(ESPAÑOL) Federal immigration agencies have launched a coordinated campaign to arrest and deport immigrants seeking to become legal U.S. residents through marriage, according to documents released this week in a class-action lawsuit filed by the American Civil Liberties Union. The documents, which include depositions and correspondence from federal officials, show the extent to which officials for the U.S. Citizenship and Immigration Services have been coordinating with their counterparts at Immigration and Customs Enforcement to facilitate arrests at citizenship offices in New England.
The ACLU, in its arguments, criticizes the efforts as a deportation “trap” that violates the constitutional rights of immigrants otherwise following the rules to become legal residents.
ICE spokesman John Mohan responded that allegations of “inappropriate coordination” between the two agencies are “unfounded” and that coordination between the two Department of Homeland Security agencies is “lawful and legitimate.” He declined to elaborate, citing the pending litigation.
USCIS spokesman Michael Bars declined to comment on the legal filing, but said his agency, in general, notifies law enforcement of individuals with an outstanding warrant or removal order and leaves it to them to decide if an arrest is necessary.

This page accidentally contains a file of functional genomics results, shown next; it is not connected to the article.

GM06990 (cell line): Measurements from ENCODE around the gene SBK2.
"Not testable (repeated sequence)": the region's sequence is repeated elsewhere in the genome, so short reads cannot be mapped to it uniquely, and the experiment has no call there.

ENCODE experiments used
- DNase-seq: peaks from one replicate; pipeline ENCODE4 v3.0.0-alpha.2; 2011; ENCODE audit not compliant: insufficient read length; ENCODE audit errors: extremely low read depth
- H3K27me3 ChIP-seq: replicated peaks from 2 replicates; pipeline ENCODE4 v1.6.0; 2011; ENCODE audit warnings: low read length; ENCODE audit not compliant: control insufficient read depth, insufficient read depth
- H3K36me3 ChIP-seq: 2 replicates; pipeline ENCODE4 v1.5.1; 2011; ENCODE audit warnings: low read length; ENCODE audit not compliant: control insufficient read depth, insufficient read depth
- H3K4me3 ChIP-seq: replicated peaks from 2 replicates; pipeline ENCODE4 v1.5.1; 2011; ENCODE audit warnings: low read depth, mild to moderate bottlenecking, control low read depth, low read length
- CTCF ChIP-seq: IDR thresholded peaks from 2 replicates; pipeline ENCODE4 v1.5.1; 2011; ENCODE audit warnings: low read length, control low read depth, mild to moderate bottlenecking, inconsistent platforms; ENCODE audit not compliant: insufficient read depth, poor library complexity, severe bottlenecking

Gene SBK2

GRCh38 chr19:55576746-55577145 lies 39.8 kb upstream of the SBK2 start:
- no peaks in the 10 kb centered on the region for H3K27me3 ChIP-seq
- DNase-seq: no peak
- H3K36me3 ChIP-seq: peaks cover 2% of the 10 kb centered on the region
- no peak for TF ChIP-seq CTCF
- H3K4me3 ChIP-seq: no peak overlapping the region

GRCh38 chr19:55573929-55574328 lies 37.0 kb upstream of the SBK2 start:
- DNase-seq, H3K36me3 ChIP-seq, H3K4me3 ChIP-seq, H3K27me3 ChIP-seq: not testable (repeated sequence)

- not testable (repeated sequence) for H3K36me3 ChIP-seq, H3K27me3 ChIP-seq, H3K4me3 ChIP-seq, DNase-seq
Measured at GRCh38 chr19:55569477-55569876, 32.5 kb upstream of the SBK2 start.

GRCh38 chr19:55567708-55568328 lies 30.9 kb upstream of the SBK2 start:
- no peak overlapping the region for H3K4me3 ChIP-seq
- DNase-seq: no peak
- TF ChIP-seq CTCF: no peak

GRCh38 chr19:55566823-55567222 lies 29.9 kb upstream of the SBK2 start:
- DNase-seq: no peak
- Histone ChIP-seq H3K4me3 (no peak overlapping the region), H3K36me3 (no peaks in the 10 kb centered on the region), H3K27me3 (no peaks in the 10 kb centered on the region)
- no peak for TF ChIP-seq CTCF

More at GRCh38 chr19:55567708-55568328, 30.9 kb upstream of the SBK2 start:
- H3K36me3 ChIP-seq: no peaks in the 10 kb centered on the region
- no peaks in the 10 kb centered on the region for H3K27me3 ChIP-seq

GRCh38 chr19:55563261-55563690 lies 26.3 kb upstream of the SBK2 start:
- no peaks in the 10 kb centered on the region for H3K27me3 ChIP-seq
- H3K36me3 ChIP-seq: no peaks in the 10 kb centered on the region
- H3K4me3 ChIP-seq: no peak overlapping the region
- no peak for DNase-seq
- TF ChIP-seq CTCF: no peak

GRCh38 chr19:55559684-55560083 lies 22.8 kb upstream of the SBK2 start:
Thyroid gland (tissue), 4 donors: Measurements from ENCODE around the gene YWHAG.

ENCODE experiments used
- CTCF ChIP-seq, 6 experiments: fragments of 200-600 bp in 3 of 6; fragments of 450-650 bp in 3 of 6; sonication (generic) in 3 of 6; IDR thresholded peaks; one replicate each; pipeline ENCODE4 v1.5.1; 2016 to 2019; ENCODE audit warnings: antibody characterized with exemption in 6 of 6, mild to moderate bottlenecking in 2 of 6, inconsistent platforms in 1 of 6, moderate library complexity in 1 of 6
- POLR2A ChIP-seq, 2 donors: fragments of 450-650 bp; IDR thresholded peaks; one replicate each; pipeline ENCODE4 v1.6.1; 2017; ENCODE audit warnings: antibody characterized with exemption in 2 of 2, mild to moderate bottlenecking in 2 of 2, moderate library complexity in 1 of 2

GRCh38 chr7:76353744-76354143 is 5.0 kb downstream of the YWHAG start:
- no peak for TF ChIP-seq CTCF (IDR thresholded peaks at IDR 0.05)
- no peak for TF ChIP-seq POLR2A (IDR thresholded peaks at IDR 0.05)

The ACLU lawsuit argues that Homeland Security regulations created under former President Barack Obama allow immigrants with U.S.-citizen spouses to stay in the country while they seek a green card — even if they’re already subject to deportation.
The federal government, in seeking to dismiss the lawsuit, argues in part that federal District Court has no jurisdiction in the matter.
The ACLU’s more than 250-page legal brief includes emails between ICE officials outlining how it coordinates arrests with USCIS in New England.
Andrew Graham, a Boston-based ICE officer, said the agency generally receives from USCIS lists of immigrants seeking legal residency who have already been ordered for deportation, had re-entered the country illegally or were considered “an egregious criminal alien.”
The ACLU’s legal brief is the latest in the class-action suit filed earlier this year on behalf of immigrants who have been or fear being separated from their U.S.-citizen spouses.
The case will be argued Aug. 20 in Boston federal court and names five couples, including lead plaintiffs Lilian Calderon and Luis Gordillo, of Rhode Island.